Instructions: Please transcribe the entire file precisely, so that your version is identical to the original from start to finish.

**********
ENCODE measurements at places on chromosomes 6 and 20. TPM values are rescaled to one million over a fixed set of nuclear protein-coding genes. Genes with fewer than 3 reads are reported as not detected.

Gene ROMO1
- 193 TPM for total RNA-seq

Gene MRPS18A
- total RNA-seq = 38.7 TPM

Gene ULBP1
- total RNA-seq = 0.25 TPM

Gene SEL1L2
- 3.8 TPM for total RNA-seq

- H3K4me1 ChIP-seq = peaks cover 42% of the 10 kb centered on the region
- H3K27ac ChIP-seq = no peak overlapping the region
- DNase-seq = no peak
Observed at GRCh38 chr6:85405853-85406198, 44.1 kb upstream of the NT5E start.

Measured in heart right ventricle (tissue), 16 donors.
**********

ENCODE measurements at places on chromosomes 6 and 20. TPM values are rescaled to one million over a fixed set of nuclear protein-coding genes. Genes with fewer than 3 reads are reported as not detected.

Gene ROMO1
- 193 TPM for total RNA-seq

Gene MRPS18A
- total RNA-seq = 38.7 TPM

Gene ULBP1
- total RNA-seq = 0.25 TPM

Gene SEL1L2
- 3.8 TPM for total RNA-seq

- H3K4me1 ChIP-seq = peaks cover 42% of the 10 kb centered on the region
- H3K27ac ChIP-seq = no peak overlapping the region
- DNase-seq = no peak
Observed at GRCh38 chr6:85405853-85406198, 44.1 kb upstream of the NT5E start.

Measured in heart right ventricle (tissue), 16 donors.